The Standards are an extension of a prior initiative led by CCSSO and NGA to develop College and Career Readiness (CCR) Standards in reading, writing, speaking, listening, and language as well as in mathematics. The CCR Reading, Writing, and Speaking and Listening Standards, released in draft form in September 2009, serve, in revised form, as the backbone for the present document.
Experts from across higher education (including but not limited to Harvard, UC Berkeley, University of Florida) local municipalities, state departments of education and local educators all developed and vetted the Common Core State Standards. The increased rigor of the ELA standards has also been reported and supported through the work of leading literacy experts relying on years of educational research. These expert voices include Stanford University’s Dr. Linda Darling Hammond, Columbia University’s Dr. Lucy Calkins, University of Illinois’ Dr. Tim Shanahan, The Leadership and Learning Center’s Dr. Douglas Reeves and Dr. James Marzano of the Marzano Research Center.
Research by William Schmidt, a distinguished professor at Michigan State University, leading expert on international mathematics performance and previous director of the U.S. Trends in International Mathematics and Science Study (U.S. TIMSS), found that no state's previous math standards were as close a match (a 90 percent consistency rate) to those of high performing countries as the Common Core. Not even Massachusetts, which is widely viewed as having the highest standards in the nation.
Dr. James Milgram’s assertion that the math standards set “low expectations” for students has been refuted by the conservative Fordham Institute study that found the Common Core Standards are superior to the math standards in the majority of states across the nation. In total, there were more than 70 math experts on the development and feedback team for the math standards, and 25 of them came from some of the most respected universities in the country.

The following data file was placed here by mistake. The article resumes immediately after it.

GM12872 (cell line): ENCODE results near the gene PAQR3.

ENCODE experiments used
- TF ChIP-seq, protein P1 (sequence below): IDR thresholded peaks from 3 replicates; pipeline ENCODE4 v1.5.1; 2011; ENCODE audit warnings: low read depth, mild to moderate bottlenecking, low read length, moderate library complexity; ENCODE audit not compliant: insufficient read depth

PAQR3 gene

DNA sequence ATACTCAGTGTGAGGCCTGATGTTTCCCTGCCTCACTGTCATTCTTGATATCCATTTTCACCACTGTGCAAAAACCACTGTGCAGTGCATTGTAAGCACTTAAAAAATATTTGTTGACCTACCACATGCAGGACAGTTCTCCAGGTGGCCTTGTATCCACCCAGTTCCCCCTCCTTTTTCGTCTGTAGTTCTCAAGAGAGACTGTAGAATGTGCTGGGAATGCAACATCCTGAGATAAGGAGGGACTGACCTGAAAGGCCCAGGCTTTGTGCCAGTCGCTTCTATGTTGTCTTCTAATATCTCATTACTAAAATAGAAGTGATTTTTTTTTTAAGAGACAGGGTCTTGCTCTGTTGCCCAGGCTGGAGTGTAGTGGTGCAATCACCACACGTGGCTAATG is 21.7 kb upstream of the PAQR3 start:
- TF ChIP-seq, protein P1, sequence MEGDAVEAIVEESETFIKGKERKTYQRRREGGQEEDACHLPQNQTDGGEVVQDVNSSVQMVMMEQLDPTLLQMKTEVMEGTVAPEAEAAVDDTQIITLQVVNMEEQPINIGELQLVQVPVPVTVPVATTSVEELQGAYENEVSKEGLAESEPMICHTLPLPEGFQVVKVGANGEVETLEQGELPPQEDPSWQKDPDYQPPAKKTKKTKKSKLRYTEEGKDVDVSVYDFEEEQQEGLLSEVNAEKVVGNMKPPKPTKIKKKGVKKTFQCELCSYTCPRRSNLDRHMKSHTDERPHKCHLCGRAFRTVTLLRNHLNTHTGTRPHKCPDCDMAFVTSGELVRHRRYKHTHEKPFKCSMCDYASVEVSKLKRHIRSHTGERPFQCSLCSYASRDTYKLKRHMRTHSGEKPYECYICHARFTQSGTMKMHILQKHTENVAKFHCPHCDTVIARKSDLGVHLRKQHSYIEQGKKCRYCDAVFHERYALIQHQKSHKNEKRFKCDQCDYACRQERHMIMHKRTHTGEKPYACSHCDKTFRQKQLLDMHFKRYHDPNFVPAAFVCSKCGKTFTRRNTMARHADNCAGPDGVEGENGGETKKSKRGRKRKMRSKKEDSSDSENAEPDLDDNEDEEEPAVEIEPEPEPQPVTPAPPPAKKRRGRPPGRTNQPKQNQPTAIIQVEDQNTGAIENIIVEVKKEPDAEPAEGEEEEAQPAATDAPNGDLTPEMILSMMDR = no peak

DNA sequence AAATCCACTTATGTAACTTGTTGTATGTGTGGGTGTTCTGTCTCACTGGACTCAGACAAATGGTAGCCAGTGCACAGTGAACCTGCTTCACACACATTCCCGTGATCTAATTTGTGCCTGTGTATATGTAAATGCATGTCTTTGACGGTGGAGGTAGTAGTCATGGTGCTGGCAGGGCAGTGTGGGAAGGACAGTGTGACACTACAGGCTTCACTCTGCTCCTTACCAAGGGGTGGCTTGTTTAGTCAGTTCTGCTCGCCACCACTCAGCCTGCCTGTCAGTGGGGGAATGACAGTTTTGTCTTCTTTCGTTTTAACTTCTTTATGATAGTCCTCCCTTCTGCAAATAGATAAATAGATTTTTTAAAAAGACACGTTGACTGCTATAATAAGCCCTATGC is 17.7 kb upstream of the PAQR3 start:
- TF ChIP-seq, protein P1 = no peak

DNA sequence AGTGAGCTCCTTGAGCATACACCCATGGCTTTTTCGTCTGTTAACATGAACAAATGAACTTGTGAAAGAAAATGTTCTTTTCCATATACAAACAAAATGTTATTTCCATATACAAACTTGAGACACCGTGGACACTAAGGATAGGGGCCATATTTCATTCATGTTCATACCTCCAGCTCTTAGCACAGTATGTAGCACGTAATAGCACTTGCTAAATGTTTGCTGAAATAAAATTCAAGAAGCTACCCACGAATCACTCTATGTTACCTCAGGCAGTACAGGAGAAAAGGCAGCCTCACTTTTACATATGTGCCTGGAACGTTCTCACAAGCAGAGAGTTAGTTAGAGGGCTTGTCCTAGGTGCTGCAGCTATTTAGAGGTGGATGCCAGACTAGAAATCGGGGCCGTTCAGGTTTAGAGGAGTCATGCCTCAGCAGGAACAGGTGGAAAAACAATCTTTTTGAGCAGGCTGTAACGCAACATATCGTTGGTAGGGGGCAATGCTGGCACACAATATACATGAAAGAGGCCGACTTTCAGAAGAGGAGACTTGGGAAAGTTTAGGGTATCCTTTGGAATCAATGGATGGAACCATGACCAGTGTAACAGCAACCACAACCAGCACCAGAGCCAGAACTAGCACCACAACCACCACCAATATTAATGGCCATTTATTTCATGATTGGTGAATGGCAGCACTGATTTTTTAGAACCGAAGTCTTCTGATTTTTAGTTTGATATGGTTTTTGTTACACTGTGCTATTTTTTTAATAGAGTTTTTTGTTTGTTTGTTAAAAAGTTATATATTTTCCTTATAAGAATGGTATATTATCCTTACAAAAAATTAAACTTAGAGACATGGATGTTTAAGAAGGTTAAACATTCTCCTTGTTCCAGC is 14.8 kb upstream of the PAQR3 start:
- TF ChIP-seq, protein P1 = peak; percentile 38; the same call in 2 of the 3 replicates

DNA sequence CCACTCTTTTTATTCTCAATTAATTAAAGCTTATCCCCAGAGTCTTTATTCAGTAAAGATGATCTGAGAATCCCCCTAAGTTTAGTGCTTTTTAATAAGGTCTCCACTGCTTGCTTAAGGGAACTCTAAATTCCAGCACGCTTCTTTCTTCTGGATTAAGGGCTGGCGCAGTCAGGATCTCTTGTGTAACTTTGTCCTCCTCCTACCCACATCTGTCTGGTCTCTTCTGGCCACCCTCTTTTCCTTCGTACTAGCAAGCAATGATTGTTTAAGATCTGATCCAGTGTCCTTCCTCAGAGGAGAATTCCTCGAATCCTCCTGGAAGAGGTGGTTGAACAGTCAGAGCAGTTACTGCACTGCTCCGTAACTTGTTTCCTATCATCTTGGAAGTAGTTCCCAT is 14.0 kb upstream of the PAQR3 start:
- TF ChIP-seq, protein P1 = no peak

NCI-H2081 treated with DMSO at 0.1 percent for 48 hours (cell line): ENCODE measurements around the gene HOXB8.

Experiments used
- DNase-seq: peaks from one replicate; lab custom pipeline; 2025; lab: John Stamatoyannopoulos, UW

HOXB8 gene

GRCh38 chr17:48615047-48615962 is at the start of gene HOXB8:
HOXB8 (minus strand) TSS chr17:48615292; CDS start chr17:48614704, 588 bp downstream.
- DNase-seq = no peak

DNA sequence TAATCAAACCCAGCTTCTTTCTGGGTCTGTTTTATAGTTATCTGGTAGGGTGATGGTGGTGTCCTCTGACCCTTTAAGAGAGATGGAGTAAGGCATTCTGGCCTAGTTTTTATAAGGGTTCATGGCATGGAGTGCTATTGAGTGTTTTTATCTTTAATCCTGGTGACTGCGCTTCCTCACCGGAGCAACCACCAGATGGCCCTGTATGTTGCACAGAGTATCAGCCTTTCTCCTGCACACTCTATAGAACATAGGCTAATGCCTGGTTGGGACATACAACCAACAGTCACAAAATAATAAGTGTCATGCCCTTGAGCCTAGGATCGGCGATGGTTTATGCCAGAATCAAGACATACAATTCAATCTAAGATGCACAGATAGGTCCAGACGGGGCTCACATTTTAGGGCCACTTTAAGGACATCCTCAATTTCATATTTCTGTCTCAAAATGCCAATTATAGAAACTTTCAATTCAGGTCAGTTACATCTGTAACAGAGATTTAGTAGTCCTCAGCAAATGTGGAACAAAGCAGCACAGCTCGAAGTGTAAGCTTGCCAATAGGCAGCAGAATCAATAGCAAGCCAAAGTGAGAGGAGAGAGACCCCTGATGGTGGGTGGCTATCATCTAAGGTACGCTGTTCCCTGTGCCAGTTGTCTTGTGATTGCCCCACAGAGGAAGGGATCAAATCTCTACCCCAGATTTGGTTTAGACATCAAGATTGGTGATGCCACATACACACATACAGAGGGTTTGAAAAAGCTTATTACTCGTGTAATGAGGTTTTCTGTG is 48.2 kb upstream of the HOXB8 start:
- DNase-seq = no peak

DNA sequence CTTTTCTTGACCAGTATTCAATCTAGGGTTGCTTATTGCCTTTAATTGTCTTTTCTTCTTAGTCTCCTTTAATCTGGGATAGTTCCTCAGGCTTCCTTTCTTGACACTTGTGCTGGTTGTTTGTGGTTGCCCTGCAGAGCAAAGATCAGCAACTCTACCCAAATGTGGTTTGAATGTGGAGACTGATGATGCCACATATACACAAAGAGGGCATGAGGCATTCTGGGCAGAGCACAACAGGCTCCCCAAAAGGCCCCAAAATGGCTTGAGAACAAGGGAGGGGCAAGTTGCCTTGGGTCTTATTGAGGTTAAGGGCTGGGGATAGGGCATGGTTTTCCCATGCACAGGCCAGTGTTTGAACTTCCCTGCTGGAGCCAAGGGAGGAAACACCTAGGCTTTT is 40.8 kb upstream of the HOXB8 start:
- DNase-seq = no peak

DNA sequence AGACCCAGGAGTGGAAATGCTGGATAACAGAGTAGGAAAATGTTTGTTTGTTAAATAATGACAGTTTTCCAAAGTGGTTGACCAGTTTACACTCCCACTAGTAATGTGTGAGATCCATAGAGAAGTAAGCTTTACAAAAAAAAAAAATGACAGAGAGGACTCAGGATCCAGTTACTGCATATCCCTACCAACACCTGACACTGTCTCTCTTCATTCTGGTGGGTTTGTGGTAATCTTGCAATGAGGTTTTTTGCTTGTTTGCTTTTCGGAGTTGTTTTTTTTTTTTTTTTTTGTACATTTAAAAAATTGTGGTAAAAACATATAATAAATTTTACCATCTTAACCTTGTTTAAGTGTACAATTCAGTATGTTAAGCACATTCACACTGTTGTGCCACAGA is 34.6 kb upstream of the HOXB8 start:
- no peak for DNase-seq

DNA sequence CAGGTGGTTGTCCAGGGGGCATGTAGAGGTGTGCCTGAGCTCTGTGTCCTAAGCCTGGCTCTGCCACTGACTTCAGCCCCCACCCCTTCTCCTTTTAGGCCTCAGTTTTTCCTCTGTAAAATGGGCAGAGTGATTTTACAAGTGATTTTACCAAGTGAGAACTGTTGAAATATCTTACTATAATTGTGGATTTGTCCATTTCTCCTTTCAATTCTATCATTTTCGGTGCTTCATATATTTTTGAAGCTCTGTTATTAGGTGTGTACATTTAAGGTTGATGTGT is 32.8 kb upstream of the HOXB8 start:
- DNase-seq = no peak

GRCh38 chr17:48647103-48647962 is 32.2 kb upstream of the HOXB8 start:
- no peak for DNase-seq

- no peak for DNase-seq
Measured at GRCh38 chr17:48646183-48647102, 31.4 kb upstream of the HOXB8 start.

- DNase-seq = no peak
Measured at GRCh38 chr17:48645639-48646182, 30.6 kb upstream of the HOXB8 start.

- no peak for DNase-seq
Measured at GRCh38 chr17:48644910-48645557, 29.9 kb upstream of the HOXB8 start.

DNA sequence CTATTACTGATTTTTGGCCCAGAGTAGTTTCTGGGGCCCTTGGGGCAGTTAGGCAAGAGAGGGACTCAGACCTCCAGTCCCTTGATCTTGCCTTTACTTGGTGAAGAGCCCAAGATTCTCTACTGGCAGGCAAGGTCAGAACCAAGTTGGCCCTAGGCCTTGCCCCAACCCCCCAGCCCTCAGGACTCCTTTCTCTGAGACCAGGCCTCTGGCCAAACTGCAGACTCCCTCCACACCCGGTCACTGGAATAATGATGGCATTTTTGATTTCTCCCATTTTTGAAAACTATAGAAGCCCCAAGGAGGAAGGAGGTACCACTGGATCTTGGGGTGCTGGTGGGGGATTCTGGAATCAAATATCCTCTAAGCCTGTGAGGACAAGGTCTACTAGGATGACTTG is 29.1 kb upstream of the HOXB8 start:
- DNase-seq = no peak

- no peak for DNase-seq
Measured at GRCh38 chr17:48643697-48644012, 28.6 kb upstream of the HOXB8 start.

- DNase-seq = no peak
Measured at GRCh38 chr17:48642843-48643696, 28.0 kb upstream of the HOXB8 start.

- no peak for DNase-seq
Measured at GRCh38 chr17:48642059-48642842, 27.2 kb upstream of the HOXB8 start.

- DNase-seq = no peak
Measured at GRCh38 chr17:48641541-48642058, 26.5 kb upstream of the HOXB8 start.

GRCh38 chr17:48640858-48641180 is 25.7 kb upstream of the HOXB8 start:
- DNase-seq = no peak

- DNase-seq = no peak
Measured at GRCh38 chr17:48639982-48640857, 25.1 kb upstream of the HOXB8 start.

18. Are the New Generation Science Standards (NGSS) at a lower level than our current science standards?
The NGSS do not lower the standard of science, but they raise the bar. They lift science from an afterthought, art project or pullout in most elementary classrooms to a legitimate part of daily instruction. Science knowledge and skill is not an accessory but just as important as reading, writing, and math knowledge and skill. In the 6th – 12th grades, the science is integrated with problem solving. Learning no longer ends at memorizing vocabulary, labeling diagrams, or completing charts. It requires integration of knowledge, design, creation, and innovation.
The NGSS are far more sophisticated than the previous science standards. The content required before is still there, but is implied often as background knowledge for students to demonstrate the required skills of the NGSS. The NGSS require students to apply the content they are learning and in this regard are not only much richer and much deeper, but also much higher level.